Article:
“There was, she thought, so much to be said in favour of a game of cards. One was not compelled to pretend, could be silent without being dull, could frown without people being overtly solicitous about one’s happiness, could triumph over a man and not have to giggle and simper when one did it. One could kill time, obliterate loneliness, have a friendship with strangers one would never see again and live on that sweet, oiled cycle of anticipation, the expectation that something delicious was about to happen” (Peter Carey, 1988: 227).
“Nothing is stranger or more ticklish than a relationship between people who know each other only by sight, who meet and observe each other daily – no hourly – and are nevertheless compelled to keep up the pose of an indifferent stranger, neither greeting nor addressing each other, whether out of etiquette or their own whim. Between them there exists a disquiet, a strained curiosity, the hysteria of an unsatisfied, unnaturally repressed need for recognition and exchange of thoughts – and also, especially, a sort of nervous respect. For one person loves and honours another only as long as he is unable to assess him, and yearning is a result of a lack of knowledge” (Thomas Mann, Death in Venice [1912:41]).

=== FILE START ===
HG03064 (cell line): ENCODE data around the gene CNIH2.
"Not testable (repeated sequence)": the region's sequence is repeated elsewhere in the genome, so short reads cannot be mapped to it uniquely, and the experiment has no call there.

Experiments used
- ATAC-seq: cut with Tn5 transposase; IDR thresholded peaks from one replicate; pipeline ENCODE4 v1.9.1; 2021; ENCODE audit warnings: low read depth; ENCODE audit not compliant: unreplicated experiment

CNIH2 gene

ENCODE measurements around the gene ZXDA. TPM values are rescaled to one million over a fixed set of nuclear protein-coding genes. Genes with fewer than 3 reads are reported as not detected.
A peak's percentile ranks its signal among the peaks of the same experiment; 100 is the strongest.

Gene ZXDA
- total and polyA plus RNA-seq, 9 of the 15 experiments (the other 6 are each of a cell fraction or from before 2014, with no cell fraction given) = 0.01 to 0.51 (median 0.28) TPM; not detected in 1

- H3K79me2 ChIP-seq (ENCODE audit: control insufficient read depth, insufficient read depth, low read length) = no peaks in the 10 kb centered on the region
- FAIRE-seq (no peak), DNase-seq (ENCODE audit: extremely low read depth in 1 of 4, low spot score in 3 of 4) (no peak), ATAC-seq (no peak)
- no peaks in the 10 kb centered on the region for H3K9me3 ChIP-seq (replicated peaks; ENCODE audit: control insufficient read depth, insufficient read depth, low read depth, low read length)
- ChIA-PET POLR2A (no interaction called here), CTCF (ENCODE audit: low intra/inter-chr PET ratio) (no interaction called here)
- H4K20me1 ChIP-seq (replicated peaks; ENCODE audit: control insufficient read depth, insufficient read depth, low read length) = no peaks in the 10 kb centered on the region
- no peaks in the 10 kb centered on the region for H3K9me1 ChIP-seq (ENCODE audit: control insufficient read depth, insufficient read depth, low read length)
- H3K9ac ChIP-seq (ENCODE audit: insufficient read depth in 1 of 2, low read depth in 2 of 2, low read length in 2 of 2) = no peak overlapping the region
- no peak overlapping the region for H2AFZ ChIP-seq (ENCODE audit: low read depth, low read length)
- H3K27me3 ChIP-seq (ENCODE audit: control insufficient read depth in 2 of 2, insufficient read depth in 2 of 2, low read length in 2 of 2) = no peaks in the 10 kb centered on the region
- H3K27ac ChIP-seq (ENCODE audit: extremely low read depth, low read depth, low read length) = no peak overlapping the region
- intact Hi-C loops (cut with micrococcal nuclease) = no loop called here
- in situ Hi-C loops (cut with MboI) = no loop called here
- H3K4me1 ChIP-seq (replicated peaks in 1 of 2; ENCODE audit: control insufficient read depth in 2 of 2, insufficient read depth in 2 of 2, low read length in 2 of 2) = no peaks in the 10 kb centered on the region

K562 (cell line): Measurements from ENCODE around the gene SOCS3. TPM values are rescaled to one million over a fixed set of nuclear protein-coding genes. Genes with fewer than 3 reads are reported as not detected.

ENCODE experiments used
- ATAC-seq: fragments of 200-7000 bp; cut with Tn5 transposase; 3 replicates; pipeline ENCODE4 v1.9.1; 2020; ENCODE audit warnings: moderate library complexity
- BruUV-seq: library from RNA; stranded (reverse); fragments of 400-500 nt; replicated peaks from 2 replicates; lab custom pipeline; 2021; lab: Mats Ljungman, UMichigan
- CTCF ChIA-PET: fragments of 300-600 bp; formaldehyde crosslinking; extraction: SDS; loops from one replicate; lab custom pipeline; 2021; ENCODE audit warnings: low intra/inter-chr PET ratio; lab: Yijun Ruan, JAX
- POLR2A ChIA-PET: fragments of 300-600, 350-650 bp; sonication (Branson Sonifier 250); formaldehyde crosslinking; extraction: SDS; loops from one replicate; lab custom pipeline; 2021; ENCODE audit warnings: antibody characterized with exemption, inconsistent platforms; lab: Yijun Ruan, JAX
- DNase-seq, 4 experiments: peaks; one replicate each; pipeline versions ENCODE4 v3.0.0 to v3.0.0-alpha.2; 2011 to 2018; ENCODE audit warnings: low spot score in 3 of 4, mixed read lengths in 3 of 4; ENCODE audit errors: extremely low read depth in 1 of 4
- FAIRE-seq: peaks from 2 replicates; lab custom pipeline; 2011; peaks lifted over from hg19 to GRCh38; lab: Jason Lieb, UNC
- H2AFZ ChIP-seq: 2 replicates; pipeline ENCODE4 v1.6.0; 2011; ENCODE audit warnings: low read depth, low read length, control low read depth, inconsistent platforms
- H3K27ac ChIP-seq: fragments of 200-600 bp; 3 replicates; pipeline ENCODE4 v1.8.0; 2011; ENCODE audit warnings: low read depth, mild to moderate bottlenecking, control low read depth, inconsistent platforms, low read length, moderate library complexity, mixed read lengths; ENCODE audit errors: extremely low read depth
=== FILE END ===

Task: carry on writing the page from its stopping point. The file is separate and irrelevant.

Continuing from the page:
“White he watched her, exotic words drifted across the mirror of his mind as summer clouds drift across the sky…He thought of myrrh and frankincense and potpourri – or was it patchouli? and of nameless mysterious fragrances; of sloes, and of clusters of purple grapes, each richly full of blood-red juices which spilled when you crushed them between your teeth…” (1944: 22, Williams) (Leave Her to Heaven by Ben Ames Williams was published 74 years ago today).
“In man, various faculties of knowledge – sensory perception, the imagination, reason and deep insight – correspond to the tiered arrangement of the macrocosm. The last rung is the direct comprehension of the divine word in meditation. The ladder extends no further, because God himself cannot be comprehended” (R. Fludd, Utriusque Cosmi, Vol. II, Oppenheim, 1619).